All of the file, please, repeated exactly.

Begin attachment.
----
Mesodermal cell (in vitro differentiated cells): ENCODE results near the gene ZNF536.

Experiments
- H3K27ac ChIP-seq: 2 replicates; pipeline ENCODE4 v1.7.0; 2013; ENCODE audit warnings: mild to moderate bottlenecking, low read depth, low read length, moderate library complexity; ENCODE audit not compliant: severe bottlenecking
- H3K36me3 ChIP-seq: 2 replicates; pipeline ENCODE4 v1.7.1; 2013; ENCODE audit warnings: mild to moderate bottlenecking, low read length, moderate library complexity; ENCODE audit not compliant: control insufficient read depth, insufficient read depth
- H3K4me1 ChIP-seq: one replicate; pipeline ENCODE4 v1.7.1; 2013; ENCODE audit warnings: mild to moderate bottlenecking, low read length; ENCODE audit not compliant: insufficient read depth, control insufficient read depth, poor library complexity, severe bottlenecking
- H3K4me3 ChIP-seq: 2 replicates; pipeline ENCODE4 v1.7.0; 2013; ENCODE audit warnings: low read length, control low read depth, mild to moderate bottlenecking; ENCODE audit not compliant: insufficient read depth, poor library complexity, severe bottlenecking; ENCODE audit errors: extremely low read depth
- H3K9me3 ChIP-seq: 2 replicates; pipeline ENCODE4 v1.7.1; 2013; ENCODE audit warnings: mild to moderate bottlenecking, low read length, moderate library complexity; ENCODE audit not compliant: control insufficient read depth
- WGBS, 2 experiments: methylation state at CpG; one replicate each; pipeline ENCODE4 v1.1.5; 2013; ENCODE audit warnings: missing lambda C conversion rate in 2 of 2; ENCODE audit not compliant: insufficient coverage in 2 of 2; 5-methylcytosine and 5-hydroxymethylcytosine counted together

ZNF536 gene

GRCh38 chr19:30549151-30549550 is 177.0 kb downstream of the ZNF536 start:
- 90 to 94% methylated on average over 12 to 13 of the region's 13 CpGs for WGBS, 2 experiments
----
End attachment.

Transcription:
Mesodermal cell (in vitro differentiated cells): ENCODE results near the gene ZNF536.

Experiments
- H3K27ac ChIP-seq: 2 replicates; pipeline ENCODE4 v1.7.0; 2013; ENCODE audit warnings: mild to moderate bottlenecking, low read depth, low read length, moderate library complexity; ENCODE audit not compliant: severe bottlenecking
- H3K36me3 ChIP-seq: 2 replicates; pipeline ENCODE4 v1.7.1; 2013; ENCODE audit warnings: mild to moderate bottlenecking, low read length, moderate library complexity; ENCODE audit not compliant: control insufficient read depth, insufficient read depth
- H3K4me1 ChIP-seq: one replicate; pipeline ENCODE4 v1.7.1; 2013; ENCODE audit warnings: mild to moderate bottlenecking, low read length; ENCODE audit not compliant: insufficient read depth, control insufficient read depth, poor library complexity, severe bottlenecking
- H3K4me3 ChIP-seq: 2 replicates; pipeline ENCODE4 v1.7.0; 2013; ENCODE audit warnings: low read length, control low read depth, mild to moderate bottlenecking; ENCODE audit not compliant: insufficient read depth, poor library complexity, severe bottlenecking; ENCODE audit errors: extremely low read depth
- H3K9me3 ChIP-seq: 2 replicates; pipeline ENCODE4 v1.7.1; 2013; ENCODE audit warnings: mild to moderate bottlenecking, low read length, moderate library complexity; ENCODE audit not compliant: control insufficient read depth
- WGBS, 2 experiments: methylation state at CpG; one replicate each; pipeline ENCODE4 v1.1.5; 2013; ENCODE audit warnings: missing lambda C conversion rate in 2 of 2; ENCODE audit not compliant: insufficient coverage in 2 of 2; 5-methylcytosine and 5-hydroxymethylcytosine counted together

ZNF536 gene

GRCh38 chr19:30549151-30549550 is 177.0 kb downstream of the ZNF536 start:
- 90 to 94% methylated on average over 12 to 13 of the region's 13 CpGs for WGBS, 2 experiments